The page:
A professor at an evangelical university in Southern California claims that evangelicals are becoming more convinced of the evidence for man-made global warming ahead of Earth Day this Sunday.
Mark McReynolds, assistant professor of Environmental Science at Biola University, said, "Evangelicals, like the rest of our society, are coming around to the real evidence of global climate change. It is a big, complicated topic, with many implications for us in the U.S."
"Climate scientists are in near unanimity that the evidence speaks loudly for human-caused climate change and the general public is slowly understanding the issue and its implications."
McReynolds' remarks come as Biola University prepares for a series of events to observe Earth Day next week. Titled "Creation Stewardship Week," the events from April 23 to 27 include participation in the Global Day of Prayer for Creation Care, a tour of the faculty-student run Biola Organic Garden, and the screening of the film "No Impact Man," which is about a family that tries to live a lifestyle without high environmental impact.
"I was recently encouraged by the over 4,000 evangelical church and mission leaders from 200 countries who attended the Lausanne III: Cape Town 2010 – International Congress on World Evangelization and affirmed the Confession of Faith that strongly speaks to caring for God's creation," McReynolds shared.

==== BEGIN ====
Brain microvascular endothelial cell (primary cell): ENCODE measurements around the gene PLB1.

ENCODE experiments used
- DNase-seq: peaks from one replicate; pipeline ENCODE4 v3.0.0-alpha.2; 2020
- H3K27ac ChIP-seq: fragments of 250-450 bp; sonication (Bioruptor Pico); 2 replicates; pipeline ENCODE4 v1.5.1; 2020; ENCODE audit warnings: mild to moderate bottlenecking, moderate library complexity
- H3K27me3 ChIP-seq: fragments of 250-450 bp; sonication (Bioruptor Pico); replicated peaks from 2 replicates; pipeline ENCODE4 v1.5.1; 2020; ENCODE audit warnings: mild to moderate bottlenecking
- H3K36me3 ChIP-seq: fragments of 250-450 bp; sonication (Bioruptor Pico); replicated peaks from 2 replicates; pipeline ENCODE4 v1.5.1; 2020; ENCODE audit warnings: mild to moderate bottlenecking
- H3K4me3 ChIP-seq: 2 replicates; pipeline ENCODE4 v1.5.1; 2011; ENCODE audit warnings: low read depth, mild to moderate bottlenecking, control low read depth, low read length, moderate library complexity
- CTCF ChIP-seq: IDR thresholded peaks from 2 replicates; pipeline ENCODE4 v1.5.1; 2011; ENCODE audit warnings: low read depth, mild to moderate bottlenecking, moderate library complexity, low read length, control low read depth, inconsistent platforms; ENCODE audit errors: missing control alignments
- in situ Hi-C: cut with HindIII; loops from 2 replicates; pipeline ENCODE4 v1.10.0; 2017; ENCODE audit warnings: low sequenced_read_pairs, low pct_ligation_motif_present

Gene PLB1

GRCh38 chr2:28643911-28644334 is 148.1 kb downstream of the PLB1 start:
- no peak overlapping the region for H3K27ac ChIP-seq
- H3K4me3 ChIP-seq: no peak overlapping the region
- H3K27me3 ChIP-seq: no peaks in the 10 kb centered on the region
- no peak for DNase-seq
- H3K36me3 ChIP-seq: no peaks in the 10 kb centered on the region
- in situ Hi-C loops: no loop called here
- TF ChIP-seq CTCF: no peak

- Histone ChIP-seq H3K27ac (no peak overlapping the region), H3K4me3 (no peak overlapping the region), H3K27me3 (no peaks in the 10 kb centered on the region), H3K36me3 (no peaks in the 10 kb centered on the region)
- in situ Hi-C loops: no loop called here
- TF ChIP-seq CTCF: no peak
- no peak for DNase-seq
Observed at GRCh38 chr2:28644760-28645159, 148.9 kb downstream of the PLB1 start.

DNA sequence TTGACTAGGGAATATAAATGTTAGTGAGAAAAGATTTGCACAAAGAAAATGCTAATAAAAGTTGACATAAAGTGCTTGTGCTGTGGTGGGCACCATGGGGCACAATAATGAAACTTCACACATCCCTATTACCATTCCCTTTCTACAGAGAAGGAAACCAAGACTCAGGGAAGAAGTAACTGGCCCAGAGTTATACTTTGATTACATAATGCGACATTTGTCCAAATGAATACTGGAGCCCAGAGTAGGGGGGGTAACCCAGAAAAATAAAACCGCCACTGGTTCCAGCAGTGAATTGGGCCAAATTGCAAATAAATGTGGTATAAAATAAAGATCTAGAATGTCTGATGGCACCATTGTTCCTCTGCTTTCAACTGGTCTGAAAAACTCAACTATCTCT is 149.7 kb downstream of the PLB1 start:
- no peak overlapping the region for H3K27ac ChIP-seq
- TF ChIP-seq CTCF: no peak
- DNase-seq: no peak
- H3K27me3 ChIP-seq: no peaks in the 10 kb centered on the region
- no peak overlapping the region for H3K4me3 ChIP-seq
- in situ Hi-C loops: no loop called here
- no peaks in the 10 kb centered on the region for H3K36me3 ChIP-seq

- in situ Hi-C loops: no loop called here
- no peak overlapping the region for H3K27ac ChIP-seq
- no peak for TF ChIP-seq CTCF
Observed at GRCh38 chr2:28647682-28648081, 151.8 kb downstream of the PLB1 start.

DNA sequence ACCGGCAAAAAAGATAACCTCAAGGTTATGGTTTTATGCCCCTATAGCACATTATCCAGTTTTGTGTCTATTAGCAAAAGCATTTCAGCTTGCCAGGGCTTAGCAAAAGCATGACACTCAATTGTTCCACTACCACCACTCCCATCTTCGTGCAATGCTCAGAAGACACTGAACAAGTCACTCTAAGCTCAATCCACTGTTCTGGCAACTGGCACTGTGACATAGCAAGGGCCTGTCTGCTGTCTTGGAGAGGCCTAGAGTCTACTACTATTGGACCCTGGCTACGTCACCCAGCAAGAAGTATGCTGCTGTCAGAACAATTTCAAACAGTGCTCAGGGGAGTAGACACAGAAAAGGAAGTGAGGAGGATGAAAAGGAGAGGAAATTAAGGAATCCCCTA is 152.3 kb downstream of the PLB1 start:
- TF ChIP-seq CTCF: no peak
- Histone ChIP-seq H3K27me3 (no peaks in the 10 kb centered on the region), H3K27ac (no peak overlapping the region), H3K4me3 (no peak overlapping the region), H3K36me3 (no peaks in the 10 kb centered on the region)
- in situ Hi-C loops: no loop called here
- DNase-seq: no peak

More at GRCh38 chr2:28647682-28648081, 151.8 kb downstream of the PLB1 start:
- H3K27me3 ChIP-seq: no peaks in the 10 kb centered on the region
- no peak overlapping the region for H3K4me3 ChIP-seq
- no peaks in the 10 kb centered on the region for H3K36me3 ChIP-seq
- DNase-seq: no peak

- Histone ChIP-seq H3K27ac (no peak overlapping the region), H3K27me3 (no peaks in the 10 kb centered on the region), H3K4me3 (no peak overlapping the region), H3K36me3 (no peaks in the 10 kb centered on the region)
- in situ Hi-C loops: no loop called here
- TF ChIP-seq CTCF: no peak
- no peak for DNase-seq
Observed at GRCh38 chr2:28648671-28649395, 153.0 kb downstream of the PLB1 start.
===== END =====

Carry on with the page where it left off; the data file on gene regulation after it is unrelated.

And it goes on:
"Probably the most serious and urgent challenge faced by the physical world now is the threat of climate change," he added. "This will disproportionately affect those in poorer countries, for it is there that climate extremes will be most severe and where there is little capability to adapt to them."
Skepticism over global warming and man-made climate change has been common in evangelical Christian circles. According to a 2008 Barna Group study, only 27 percent of evangelicals surveyed said they "firmly believed" that global warming is happening.
However with time, evangelical organizations have become more supportive of environmental causes, including global warming awareness. The Southern Baptist Convention, a source of skepticism over man- made climate change, eventually had many prominent leaders shift on the issue. "A Southern Baptist Declaration on the Environment and Climate Change," signed by over 40 SBC leaders in 2008, called for action against climate change.
"It's actually quite difficult and often not a good use of time trying to have a conversation with someone who is convinced global warming is a hoax, the data is not in yet, or it's all a 'liberal' plot to ensure one-world government," said McReynolds, who added that he takes a biblical approach to the matter.
"There are no specific climate change scriptures that I have found, but global climate change is a creation care issue for which there is a scriptural mandate and there are ethical considerations such as loving our neighbor."